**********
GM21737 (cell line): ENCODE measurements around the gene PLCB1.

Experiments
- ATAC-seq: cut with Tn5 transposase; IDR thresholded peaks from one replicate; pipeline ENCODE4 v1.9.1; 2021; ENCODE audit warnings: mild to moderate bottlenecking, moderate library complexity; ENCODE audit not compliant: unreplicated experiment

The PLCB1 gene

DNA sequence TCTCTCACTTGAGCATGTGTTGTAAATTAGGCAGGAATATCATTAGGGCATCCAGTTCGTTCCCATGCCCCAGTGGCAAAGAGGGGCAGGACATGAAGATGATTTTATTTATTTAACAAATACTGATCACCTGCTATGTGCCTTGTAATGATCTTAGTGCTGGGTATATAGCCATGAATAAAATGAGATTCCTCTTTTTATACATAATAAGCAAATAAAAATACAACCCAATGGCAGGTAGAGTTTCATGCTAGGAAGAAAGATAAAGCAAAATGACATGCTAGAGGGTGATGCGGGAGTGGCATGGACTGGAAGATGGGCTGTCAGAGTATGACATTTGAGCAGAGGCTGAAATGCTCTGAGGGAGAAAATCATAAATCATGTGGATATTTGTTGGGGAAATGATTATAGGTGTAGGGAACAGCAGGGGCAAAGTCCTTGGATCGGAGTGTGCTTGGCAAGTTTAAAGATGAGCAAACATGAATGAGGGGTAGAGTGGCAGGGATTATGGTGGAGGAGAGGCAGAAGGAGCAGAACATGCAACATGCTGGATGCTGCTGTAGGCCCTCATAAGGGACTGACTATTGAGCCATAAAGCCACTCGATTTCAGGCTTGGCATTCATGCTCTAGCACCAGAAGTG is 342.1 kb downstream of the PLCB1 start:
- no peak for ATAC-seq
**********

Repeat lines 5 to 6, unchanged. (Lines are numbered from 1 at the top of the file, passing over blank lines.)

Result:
DNA sequence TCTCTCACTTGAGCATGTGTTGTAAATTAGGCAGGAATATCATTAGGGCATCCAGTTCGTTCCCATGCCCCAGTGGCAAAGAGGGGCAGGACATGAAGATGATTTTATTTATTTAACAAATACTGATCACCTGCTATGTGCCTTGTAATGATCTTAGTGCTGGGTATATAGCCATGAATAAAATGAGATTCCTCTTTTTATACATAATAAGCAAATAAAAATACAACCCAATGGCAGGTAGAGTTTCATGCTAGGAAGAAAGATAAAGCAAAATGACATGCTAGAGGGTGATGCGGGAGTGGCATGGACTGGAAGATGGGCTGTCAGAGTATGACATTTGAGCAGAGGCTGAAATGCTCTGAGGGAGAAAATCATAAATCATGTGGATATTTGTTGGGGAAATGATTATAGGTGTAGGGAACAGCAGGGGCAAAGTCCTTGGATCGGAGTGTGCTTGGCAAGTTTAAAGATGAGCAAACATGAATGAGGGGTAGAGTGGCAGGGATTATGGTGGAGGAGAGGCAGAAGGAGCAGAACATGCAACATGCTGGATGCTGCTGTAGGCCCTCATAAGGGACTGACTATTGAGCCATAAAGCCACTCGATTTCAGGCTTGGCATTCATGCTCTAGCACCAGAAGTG is 342.1 kb downstream of the PLCB1 start:
- no peak for ATAC-seq